Singing correctly in Norwegian

Professor Dan Dressen. Courtesy of St. Olaf College.

For more than a decade, St. Olaf Professor of Music Dan Dressen has been collecting Nordic songs for St. Olaf’s music library in Northfield, Minn. making a little-known repertoire available to singers piece by piece.

He explains that a great number of Norwegian song composers are virtually unknown to American singers, and while the name of Norwegian composer Edvard Grieg is familiar to many, only “about a dozen [of Grieg’s roughly 170 songs] are heard in this country with any kind of regularity.”

While Dressen’s collection helps connect singers with unfamiliar material, one problem is that few people are familiar with the Norwegian language.

While numerous diction resources exist for more commonly sung languages such as English, Italian, French, and German, Dressen notes that “there is very little help for the Nordic languages.” And while widely accepted practices exist regarding the lingual style in which languages like French and German are sung, Norwegian has no such system. These problems prompted Dressen to embark on another project — creating a Norwegian lyric diction guide.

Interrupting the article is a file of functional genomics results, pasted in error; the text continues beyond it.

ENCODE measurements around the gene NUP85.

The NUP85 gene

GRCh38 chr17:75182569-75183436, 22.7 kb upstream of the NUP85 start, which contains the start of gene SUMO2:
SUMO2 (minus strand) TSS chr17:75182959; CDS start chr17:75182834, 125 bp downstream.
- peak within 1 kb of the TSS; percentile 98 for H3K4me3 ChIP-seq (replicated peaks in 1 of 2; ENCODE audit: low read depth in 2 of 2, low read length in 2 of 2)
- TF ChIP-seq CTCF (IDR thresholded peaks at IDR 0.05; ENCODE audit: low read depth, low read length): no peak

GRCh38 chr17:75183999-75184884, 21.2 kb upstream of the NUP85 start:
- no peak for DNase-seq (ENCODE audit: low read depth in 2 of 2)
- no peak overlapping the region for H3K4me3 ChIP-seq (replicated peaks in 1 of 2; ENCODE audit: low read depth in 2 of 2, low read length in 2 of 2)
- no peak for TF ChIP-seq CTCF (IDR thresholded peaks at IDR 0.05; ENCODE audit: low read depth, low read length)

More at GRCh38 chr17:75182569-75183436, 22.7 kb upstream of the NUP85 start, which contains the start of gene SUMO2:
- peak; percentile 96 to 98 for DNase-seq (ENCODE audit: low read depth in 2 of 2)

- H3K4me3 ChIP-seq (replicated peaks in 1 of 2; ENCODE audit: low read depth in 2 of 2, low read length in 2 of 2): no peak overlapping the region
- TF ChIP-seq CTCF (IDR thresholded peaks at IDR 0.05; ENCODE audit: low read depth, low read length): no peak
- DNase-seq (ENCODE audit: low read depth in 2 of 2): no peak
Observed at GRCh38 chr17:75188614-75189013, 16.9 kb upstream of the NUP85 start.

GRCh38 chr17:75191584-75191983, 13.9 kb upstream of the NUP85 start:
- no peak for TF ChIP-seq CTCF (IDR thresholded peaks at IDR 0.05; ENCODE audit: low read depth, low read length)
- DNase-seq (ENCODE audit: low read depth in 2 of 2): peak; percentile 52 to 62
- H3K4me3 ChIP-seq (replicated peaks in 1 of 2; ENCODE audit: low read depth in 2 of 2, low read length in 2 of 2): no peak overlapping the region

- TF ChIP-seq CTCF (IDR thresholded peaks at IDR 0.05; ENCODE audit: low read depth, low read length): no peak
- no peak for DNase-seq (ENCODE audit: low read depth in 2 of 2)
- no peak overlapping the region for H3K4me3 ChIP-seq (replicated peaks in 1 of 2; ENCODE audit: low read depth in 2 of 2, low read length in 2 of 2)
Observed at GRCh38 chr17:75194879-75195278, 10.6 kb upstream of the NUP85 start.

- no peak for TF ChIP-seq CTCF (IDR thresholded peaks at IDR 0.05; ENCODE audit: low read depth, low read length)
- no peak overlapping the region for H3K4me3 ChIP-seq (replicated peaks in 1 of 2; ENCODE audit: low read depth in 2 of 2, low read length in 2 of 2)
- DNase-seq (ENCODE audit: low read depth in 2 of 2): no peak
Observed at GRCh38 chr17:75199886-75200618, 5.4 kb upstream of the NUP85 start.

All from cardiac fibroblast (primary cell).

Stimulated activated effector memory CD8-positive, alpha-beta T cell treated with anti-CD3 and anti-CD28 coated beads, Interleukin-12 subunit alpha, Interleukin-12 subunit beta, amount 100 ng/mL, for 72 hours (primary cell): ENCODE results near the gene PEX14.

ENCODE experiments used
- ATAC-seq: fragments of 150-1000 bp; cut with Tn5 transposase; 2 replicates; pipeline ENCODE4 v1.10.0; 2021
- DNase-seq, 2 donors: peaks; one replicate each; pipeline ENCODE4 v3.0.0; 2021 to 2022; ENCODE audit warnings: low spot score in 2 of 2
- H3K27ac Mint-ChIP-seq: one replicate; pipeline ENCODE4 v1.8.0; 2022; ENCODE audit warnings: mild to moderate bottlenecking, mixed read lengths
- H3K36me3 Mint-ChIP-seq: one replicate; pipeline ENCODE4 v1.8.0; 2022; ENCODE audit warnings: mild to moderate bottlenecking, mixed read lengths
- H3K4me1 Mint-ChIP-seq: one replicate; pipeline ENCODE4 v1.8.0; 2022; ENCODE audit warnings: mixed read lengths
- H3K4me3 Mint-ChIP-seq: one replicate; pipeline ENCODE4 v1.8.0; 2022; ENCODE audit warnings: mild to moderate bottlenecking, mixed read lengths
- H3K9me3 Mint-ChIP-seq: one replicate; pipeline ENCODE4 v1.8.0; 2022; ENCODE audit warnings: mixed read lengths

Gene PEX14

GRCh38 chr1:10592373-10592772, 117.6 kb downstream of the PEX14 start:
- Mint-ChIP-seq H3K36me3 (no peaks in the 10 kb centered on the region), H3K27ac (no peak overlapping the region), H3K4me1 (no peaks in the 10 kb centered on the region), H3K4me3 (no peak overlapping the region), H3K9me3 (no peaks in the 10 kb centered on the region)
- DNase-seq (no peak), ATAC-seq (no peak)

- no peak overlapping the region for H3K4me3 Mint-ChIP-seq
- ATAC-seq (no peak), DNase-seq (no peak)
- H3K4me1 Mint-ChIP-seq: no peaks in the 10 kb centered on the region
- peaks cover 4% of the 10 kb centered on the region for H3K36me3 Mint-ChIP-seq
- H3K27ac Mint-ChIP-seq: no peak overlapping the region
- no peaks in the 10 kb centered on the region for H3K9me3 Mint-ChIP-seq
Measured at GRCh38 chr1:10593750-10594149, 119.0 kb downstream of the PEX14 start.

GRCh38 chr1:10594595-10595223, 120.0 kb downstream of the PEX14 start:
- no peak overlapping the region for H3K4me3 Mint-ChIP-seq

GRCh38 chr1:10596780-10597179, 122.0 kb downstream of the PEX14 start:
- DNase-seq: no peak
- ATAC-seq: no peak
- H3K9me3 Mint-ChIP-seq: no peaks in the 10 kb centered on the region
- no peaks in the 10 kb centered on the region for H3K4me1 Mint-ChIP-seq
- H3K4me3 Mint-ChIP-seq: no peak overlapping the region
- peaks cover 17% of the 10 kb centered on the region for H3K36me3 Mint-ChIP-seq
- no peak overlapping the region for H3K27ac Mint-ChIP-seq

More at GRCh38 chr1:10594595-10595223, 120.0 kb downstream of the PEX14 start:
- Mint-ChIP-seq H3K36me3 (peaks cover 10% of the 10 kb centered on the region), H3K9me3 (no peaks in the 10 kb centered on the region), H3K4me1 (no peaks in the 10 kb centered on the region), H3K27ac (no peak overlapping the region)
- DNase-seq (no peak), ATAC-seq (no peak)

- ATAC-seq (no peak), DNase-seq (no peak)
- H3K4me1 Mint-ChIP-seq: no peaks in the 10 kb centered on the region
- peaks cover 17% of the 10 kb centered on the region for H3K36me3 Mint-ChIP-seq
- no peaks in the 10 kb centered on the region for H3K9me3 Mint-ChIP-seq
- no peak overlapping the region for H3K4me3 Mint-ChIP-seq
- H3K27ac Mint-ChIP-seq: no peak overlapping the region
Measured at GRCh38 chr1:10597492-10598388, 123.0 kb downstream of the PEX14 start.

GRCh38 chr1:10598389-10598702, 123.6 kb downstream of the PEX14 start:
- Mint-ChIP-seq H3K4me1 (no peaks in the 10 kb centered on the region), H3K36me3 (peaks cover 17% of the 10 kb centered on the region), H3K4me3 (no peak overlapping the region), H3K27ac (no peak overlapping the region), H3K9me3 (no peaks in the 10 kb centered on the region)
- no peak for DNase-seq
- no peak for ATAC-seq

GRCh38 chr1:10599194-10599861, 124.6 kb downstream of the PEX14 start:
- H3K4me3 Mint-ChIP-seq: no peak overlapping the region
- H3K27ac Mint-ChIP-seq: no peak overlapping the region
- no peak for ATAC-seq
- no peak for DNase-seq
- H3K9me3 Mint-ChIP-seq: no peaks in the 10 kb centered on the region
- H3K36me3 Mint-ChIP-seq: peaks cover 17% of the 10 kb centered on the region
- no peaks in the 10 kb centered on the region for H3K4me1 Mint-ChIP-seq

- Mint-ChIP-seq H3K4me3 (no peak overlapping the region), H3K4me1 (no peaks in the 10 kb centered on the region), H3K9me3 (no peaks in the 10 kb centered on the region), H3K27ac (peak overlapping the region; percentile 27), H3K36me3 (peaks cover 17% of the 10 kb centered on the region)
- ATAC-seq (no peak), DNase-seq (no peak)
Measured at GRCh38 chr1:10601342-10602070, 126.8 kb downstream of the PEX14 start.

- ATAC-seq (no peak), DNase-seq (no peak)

The online resource will employ a contemporary East Norwegian pronunciation that one would most commonly encounter in Oslo in the early 21st century. This summer Dressen traveled to Oslo, where he worked closely with Norwegian soprano Marianne Hirsti on the diction guide for two weeks. The project is supported by the Ella and Kaare Nygaard Foundation, and Dressen hopes to launch the guide sometime in the fall.

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The Norwegian American is North America's oldest and only Norwegian newspaper, published since May 17, 1889.